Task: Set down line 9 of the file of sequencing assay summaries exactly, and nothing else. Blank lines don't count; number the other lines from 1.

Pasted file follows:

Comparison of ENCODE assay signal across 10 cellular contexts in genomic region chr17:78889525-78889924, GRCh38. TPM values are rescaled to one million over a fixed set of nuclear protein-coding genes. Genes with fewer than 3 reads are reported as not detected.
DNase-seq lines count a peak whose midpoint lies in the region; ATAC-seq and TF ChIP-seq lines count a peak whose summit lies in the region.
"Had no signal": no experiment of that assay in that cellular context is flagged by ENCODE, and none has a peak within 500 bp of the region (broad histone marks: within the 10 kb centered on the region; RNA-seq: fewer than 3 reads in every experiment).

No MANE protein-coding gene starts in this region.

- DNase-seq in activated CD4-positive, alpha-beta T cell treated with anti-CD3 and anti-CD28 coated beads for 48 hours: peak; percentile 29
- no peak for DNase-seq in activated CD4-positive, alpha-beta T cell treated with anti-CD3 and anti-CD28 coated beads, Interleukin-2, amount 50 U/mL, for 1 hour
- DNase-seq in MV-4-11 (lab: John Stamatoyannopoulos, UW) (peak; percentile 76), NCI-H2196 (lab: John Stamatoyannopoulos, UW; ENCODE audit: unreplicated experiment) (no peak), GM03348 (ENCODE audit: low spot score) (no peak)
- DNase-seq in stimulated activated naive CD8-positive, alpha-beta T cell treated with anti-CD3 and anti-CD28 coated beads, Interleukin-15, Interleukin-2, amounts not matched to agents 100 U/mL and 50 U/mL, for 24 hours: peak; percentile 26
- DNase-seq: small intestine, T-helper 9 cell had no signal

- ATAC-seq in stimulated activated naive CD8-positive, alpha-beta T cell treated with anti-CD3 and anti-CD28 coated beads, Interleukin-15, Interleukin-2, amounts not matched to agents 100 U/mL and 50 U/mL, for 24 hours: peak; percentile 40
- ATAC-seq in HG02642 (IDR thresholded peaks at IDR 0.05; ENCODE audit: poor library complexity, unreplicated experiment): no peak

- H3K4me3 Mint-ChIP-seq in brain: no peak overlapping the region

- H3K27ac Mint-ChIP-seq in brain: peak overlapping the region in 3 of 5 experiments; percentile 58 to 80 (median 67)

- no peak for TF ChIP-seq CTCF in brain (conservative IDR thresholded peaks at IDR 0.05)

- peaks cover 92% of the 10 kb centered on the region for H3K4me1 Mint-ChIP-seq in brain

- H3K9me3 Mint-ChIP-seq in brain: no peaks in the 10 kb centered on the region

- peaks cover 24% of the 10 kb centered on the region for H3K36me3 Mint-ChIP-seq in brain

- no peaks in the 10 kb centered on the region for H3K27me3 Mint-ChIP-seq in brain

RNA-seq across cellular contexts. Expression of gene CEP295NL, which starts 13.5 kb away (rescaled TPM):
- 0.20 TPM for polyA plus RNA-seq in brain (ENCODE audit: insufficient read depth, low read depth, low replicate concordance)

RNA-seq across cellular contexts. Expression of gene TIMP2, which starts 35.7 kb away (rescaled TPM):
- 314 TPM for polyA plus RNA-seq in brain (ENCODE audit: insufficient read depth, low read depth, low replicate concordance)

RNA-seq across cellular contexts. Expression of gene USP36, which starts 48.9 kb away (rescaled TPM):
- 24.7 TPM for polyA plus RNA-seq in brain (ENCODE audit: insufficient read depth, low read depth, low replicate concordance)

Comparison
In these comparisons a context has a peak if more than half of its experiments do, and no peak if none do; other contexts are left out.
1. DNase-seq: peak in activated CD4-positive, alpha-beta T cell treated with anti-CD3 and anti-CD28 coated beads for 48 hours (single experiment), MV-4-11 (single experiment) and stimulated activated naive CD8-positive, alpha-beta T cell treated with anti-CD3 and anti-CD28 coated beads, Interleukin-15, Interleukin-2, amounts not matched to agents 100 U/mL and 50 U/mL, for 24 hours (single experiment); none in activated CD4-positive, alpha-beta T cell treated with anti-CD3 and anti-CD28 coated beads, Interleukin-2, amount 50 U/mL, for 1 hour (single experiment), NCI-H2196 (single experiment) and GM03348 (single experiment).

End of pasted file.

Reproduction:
- DNase-seq: small intestine, T-helper 9 cell had no signal